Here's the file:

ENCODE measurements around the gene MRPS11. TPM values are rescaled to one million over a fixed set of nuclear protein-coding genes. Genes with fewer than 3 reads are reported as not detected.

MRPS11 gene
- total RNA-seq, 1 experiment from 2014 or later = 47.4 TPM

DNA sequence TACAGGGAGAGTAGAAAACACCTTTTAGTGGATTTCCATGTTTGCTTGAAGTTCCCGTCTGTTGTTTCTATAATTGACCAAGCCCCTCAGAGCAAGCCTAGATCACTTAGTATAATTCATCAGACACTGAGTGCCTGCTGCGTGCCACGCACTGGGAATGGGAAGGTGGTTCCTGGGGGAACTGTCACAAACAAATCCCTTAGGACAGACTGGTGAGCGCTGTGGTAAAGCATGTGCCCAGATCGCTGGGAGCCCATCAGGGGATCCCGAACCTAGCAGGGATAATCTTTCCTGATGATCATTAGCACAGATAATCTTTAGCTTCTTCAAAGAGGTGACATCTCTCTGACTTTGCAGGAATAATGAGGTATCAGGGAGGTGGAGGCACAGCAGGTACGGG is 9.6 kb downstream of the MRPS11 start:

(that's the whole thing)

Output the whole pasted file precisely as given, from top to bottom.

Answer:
ENCODE measurements around the gene MRPS11. TPM values are rescaled to one million over a fixed set of nuclear protein-coding genes. Genes with fewer than 3 reads are reported as not detected.

MRPS11 gene
- total RNA-seq, 1 experiment from 2014 or later = 47.4 TPM

DNA sequence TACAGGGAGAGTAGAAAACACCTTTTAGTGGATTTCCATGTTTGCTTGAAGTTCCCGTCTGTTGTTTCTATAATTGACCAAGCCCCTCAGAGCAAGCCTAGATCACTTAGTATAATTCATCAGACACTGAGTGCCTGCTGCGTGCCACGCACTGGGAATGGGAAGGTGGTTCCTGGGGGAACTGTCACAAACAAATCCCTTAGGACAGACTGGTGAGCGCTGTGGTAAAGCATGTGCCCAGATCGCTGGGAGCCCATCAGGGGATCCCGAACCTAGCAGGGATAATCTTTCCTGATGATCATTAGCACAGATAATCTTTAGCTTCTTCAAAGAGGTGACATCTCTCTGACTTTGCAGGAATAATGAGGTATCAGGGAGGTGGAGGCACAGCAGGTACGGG is 9.6 kb downstream of the MRPS11 start: